Trotsky in love. Whatever his initial motivations, Bronstein’s revolutionary career began under appropriately romantic auspices. He was introduced by school friends into a radical discussion group conducted by a self-educated Czech gardener named Franz Shvigovsky. Though the group’s subversive activities were limited to tea drinking and talk, Shvigovsky was regarded as a dangerous conspirator by the czarist police, and therefore had immense prestige in the eyes of the students.
One member of the group was a young woman, several years older than Bronstein, named Alexandra Sokolovskaya. Alexandra, who later became Bronstein’s first wife, was a Marxist. Bronstein, like his mentor Shvigovsky, thought of himself as a Narodnik, a socialist-populist of the old-fashioned, idealistic, warmhearted Russian sort. “A curse upon all Marxists, and upon those who want to bring dryness and hardness into all relations of life,” he exclaimed in a defiant New Year’s toast, addressed with adolescent boorishness to Alexandra herself. She walked out of the room, and a few months later he became a convert to Marxism.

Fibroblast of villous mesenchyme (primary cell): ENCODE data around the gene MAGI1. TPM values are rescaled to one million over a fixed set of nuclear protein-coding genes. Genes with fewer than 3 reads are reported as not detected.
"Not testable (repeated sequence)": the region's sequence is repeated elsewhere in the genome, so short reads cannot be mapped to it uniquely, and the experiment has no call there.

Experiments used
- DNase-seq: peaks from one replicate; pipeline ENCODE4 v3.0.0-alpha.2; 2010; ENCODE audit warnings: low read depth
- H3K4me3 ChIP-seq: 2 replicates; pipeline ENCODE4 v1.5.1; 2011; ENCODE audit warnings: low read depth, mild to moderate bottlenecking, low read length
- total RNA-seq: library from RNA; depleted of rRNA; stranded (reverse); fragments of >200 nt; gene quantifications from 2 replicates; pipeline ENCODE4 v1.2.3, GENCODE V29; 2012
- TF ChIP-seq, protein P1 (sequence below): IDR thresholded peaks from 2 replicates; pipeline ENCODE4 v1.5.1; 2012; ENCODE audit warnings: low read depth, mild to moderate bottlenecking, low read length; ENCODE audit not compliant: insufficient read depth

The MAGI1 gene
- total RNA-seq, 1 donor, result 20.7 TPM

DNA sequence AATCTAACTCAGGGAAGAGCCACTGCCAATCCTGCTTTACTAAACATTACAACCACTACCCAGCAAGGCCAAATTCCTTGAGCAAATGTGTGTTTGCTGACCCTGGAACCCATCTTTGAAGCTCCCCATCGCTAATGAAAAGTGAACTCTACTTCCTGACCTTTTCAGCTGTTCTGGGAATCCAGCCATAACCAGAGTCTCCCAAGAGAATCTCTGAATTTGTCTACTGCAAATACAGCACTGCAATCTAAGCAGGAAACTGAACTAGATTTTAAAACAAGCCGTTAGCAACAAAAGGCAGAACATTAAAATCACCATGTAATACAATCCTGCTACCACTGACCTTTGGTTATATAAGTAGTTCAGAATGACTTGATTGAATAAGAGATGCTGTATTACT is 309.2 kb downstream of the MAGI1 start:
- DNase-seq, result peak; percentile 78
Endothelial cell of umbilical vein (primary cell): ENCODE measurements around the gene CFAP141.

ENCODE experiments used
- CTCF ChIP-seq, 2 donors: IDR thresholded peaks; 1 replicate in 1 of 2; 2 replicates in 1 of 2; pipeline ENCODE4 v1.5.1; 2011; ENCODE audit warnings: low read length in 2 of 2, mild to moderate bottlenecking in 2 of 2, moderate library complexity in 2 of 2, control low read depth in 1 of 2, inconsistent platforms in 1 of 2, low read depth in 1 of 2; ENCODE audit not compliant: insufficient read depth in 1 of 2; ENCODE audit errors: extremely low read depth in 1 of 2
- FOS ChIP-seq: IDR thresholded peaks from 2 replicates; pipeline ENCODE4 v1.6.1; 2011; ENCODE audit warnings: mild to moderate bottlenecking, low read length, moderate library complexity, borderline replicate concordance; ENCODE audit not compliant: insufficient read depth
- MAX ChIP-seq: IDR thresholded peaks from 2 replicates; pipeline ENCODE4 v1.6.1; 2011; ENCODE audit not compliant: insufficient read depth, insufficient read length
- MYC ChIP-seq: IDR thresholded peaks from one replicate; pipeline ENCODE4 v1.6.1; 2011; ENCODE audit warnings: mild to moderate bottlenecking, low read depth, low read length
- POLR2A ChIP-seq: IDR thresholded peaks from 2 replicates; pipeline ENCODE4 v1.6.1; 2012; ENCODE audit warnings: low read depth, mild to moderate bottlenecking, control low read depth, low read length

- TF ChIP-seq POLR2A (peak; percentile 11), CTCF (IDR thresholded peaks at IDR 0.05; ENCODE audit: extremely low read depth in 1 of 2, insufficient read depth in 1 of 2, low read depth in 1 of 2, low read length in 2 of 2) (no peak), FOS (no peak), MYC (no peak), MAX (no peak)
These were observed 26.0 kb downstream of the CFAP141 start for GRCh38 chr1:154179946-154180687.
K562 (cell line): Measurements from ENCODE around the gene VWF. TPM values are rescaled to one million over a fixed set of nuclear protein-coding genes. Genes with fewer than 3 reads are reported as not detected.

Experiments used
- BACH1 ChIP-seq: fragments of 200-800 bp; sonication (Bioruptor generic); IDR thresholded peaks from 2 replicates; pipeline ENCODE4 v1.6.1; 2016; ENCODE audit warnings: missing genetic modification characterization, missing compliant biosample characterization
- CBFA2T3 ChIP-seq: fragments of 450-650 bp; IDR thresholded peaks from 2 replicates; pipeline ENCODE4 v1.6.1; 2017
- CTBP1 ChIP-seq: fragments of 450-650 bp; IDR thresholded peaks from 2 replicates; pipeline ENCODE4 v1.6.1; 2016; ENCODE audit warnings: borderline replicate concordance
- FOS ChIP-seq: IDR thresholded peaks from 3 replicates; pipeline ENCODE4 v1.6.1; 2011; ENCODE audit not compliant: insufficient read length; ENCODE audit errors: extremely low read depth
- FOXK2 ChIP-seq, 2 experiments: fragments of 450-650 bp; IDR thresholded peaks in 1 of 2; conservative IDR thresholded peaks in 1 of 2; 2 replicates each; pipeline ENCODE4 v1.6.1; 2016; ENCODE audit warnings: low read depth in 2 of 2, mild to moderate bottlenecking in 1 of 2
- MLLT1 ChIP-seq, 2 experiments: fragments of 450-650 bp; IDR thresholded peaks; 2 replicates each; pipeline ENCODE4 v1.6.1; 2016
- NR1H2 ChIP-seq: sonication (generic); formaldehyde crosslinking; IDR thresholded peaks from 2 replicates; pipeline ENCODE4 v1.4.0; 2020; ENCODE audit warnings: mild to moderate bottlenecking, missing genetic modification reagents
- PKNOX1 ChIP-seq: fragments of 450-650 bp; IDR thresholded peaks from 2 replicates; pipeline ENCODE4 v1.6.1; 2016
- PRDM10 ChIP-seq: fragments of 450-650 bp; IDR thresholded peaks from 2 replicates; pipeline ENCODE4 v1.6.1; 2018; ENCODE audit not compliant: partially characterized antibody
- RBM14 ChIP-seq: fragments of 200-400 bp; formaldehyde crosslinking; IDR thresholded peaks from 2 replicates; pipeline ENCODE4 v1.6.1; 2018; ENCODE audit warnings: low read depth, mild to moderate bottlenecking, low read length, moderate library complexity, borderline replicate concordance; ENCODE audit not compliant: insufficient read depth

The incident illustrates the basic dichotomy in Trotsky’s nature. There were to be occasions in his career as an adult revolutionary when the marxist zealot or windy theorizer would seem, in fact to have forgotten his native humanity, not to mention his common sense. In 1919 Trotsky proposed conscripting workers to lay the basis for a Socialist economy in Russia, and in what a few years later would have seemed a typical example of Stalinist cynicism, denounced the “wretched and miserable liberal prejudice” that forced labor was always unproductive.
More often perhaps, Trotsky’s Marxism would serve as a focusing lens to the somewhat diffuse ardor of his temperament, magnifying both his virtues and his faults to a heroic intensity, ultimately enabling him to personify better than any other figure in modern history the twentieth-century myth of revolution.